Patrick Donahoe of Entertained Organizer and I are back with another installment of our recaps on Season 2 of HBO’s Game of Thrones – Episode 7, “A Man Without Honor.” This week, we discuss Theon’s fugue state, Rickon’s encouraging capacity for human language, Ygritte’s combination of basic political theory and blueballs, Arya’s metabolism issues, whether Tywin is a sociopath or just someone who outsources to sociopaths, whether the Hound is self-loathing or simply cynical and defensive, how Jon Snow is a bit more of a screwup in the tv series than in the books, how I was totally right about “Talissa of Volantis,” Sansa going through the worst Judy Bloom novel ever, whether Jaime’s coldbloodness now and during the Rebellion was entirely necessary, and David Lynch as the uncredited guest director of this episode.

Check it out!



  1. scarlett45 says:

    I have to say, Jon and Ygritte’s scenes were the best of the episode. I was ROLLING. Kitt Harrington is quite beautiful. Ygritte was right, girls would claw each other’s eyes out for a chance to get naked with him. I like that Show!Ygritte doesn’t seem as desperate for his penis as Book!Ygritte, but then again in the book we are stuck in Jon’s head.

    • I really believe that Jon is the character who has suffered the most in adapting the books for the show. I think that Steven was right and it’s a combination of the fact we can’t see his thoughts in the same way we could in the book which made him more sympathetic, as well as some different choices made in the show simply being less sympathetic. Whatever it is though, his are the only scenes I don’t find myself looking forward to, and given his importance that’s somewhat problematic.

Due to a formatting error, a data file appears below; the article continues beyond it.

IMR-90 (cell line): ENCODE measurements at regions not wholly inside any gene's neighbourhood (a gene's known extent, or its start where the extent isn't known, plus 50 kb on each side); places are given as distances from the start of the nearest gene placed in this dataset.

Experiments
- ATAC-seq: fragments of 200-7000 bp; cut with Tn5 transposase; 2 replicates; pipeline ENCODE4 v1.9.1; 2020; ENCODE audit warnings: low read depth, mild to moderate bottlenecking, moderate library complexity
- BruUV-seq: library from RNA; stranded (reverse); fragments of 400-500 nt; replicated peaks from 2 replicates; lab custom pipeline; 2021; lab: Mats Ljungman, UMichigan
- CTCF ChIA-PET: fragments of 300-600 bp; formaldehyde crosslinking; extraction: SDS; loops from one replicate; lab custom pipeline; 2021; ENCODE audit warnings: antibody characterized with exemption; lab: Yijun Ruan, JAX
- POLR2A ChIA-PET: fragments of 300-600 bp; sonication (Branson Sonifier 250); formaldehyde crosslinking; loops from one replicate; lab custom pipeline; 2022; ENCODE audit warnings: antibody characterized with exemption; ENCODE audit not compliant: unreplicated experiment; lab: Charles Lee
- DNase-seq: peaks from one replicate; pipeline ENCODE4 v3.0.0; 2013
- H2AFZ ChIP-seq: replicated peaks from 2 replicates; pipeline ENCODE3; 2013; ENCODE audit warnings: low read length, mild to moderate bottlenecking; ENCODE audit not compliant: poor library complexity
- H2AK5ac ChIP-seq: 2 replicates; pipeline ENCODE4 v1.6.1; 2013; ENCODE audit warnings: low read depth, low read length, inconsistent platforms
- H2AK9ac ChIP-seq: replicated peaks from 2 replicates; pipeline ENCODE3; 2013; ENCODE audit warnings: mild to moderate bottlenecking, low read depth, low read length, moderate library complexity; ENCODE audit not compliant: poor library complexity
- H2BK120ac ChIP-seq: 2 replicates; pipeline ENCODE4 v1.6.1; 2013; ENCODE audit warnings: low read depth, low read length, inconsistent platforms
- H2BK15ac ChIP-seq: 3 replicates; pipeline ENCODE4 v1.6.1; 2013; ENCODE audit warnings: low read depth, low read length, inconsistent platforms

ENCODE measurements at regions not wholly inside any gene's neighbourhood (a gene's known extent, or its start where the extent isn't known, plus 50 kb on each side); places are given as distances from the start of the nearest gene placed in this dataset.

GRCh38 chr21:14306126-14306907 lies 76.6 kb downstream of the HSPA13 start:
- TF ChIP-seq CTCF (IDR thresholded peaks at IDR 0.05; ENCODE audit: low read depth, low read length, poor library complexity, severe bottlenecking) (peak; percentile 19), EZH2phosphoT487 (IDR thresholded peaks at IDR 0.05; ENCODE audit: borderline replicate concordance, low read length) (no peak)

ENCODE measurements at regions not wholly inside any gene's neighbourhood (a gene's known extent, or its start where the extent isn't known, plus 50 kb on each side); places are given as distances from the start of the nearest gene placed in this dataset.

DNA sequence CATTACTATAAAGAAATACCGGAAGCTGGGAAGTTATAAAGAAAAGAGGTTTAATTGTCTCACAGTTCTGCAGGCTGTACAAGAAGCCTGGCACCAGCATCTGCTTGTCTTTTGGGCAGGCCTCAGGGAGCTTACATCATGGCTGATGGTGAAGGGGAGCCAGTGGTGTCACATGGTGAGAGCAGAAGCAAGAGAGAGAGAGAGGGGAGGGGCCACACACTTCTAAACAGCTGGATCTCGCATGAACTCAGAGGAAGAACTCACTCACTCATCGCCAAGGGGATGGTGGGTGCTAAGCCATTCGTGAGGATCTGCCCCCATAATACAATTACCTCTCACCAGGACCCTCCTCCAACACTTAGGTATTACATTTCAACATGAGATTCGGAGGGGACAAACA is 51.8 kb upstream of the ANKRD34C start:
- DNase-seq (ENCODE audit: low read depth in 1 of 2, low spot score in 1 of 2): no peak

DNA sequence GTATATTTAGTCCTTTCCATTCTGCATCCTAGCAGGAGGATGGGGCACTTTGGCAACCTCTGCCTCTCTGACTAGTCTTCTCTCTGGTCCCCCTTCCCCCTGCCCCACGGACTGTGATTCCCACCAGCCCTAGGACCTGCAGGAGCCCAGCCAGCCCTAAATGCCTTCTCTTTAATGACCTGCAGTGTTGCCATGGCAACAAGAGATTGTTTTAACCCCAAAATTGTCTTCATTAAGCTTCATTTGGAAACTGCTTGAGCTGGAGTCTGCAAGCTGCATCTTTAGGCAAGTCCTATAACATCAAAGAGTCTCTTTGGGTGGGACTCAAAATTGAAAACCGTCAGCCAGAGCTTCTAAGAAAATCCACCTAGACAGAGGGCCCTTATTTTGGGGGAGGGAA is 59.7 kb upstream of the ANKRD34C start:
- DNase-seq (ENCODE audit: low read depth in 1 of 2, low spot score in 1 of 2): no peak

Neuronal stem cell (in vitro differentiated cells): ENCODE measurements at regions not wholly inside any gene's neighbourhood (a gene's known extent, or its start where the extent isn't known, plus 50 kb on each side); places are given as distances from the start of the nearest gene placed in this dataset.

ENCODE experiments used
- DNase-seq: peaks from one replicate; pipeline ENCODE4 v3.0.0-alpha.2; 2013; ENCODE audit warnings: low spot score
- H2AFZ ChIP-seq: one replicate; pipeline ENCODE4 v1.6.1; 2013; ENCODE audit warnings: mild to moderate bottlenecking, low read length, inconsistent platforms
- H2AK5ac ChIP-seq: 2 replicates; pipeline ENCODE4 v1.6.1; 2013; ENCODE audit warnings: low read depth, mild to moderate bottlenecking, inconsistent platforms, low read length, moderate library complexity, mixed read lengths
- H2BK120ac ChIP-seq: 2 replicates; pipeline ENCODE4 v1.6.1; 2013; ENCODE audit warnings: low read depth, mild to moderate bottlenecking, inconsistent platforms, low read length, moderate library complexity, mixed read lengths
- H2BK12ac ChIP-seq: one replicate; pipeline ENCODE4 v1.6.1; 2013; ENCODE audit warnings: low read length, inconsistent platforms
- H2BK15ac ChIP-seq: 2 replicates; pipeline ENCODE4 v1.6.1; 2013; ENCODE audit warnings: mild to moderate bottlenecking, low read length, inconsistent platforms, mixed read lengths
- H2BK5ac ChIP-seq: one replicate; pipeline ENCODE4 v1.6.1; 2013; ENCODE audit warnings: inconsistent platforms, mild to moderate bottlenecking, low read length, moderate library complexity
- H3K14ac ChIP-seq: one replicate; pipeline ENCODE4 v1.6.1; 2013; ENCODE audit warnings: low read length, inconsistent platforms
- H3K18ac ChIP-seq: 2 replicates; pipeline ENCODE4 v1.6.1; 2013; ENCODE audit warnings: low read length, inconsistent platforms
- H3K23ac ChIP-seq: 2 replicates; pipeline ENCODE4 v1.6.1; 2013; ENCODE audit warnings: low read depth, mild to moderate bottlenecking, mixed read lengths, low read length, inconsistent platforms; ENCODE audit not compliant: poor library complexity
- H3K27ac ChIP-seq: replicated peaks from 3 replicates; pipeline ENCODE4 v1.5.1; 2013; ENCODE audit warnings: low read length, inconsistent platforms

• scarlett45 says:

        Yes, Jon’s scenes have been unimpressive until his scenes with Ygritte last week. I tend to see his chapters in ACOK as setup for the awesome stuff that happens in ASOS. I think Kitt Harrington could handle it if they gave him better material, but like Sansa’s arch, a lot of his arch at this point is internal. Yet they haven’t messed up Sansa, but they gave her Shae to play off of and confide in…

      • Fire in the World says:

        I agree with Both EO and Scarlett re the weakness of the Jon Snow characterization in the series as opposed to the books. It’s as if the writers do not trust the audience to make the transition between Jon Snow, dedicated and highly competent ranger and night watchman and Jon Snow, Lord Commander with all the difficulties he experiences in that role.

  2. Great review, as always, though I have to disagree with the Tyrion/Cersei scene. I viewed it as a scene where two master thespians completely invest their characters with exactly the nuanced relationship that I would imagine the two of them to have. Cersei is at a point of having to admit that her son, whom she loves, is a monster and may very well need to be put down. She needs Jaime there, and Tyrion, because he is Tyrion, attempts to be her brother when she needs one. It all blows up, of course, because he is not Jaime, and is a rather poor substitute in Cersei’s eyes. The look shared between them at the end of the scene holds more depth about their relationship than 100 pages could.

    • stevenattewell says:

      I have no quibbles about the acting in this scene, or the complicated relationship between Cersei and Tyrion.